W

hen a man goes to prison, his children’s health may suffer.

That’s the conclusion of a study published Thursday in the British medical journal the Lancet. Researchers found that children of incarcerated men have higher rates of asthma, obesity, substance misuse, and behavioral and mental health problems. And the impact can linger for years, even into their adulthood.

Families of incarcerated adults also see higher rates of infant mortality, financial hardships that can restrict health care access, and increased mental and physical health risks, the study found.

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“Mass incarceration isn’t just consequential for the health of folks who actually experience incarceration,” said Cornell University human ecology professor Christopher Wildeman, a lead author of the study. “It’s also important for the health for the women who have to manage households in the absence of these men and the children they leave behind.”

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The study was part of a series published in the Lancet to highlight the ways the health care system exacerbates inequality in the US. The authors have called for a single-payer system.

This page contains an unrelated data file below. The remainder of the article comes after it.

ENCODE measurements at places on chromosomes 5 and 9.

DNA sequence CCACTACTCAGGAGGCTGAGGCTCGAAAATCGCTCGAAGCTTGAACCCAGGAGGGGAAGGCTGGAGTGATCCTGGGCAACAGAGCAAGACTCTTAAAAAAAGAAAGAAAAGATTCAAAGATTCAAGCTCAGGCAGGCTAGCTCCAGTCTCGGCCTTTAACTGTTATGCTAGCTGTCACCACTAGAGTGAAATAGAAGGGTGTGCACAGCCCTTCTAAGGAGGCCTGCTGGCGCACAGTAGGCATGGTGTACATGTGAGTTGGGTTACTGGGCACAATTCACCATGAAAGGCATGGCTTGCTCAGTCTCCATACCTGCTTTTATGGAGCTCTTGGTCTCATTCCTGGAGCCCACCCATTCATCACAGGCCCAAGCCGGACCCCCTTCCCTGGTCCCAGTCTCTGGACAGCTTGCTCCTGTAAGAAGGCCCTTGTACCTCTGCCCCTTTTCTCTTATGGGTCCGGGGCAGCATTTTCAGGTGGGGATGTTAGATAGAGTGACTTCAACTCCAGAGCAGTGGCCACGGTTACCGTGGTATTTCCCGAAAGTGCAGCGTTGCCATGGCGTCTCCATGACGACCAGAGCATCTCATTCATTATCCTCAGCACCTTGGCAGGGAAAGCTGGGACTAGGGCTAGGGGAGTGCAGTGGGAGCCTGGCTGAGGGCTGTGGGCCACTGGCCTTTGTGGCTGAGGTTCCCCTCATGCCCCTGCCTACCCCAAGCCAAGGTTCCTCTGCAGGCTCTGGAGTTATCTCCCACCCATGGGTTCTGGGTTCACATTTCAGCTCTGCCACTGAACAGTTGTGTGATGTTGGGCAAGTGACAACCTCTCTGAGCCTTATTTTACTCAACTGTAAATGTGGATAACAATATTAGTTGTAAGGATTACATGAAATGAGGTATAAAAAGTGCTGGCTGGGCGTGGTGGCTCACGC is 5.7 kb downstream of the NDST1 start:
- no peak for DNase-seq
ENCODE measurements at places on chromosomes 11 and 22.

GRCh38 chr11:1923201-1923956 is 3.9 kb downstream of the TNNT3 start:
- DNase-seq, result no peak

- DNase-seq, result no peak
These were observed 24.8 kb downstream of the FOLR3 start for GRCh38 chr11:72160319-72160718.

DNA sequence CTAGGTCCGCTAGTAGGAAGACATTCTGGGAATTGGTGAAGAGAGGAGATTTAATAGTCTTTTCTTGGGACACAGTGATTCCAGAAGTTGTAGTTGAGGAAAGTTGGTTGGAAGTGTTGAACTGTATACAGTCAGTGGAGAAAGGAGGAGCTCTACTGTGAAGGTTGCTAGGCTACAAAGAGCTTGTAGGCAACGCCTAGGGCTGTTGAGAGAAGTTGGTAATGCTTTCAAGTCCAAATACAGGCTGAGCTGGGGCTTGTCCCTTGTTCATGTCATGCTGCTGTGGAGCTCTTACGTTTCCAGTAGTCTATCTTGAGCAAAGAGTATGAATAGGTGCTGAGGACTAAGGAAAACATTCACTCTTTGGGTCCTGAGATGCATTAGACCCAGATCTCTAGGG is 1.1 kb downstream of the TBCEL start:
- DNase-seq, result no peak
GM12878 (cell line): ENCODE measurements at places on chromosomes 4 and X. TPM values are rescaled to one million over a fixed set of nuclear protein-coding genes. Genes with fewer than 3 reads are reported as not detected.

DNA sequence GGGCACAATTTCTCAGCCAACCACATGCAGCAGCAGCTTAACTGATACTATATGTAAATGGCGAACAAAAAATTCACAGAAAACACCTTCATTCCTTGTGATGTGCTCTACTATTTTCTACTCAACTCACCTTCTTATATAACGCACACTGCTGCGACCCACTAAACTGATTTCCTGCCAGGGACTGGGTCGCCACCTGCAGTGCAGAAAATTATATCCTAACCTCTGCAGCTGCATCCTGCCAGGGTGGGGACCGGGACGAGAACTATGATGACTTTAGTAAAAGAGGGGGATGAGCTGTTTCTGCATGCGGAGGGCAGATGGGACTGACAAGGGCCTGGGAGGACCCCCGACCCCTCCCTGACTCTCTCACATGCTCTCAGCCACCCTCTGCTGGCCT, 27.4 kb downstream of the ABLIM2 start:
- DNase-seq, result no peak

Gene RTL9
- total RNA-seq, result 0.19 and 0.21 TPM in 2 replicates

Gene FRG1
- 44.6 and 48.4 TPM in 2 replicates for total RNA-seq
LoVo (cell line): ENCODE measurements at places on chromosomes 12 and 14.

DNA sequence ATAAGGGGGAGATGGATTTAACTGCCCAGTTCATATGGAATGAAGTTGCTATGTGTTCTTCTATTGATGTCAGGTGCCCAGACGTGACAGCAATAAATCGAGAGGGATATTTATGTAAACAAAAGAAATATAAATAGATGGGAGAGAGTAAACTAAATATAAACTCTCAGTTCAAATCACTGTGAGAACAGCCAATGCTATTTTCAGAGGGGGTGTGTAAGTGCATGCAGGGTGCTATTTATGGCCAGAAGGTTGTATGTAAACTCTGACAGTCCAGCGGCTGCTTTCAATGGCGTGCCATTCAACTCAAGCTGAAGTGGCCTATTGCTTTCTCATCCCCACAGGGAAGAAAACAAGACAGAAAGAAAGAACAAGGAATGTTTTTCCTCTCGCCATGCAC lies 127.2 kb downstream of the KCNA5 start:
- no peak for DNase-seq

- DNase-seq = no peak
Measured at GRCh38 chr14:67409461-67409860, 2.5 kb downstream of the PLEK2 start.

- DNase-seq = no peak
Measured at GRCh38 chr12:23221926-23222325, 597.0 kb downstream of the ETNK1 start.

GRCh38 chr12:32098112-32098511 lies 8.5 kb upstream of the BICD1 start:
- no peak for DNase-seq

Wildeman, whose paper was based on a reanalysis of previous research, said the US exacerbates health disparities through its criminal justice system. Prisoners experience higher rates of infectious disease and are more likely to have chronic medical conditions. Ever after release, formerly incarcerated individuals continue to have higher morbidity risks compared to other Americans, he said.

The US has the highest incarceration rate in the world.

“Incarceration might temporarily improve some physical health outcomes during imprisonment,” Wildeman wrote. “However, after release and over the life course more broadly, imprisonment seems to worsen both physical and mental health.”

Wildeman calls for more spending on affordable housing, addiction treatment, and mental health services. And he says “sweeping reforms” that shrink prison populations — such as creating more halfway houses or work release programs, or releasing aging prisoners — would go a long way to reducing health risks for both inmates and their families.

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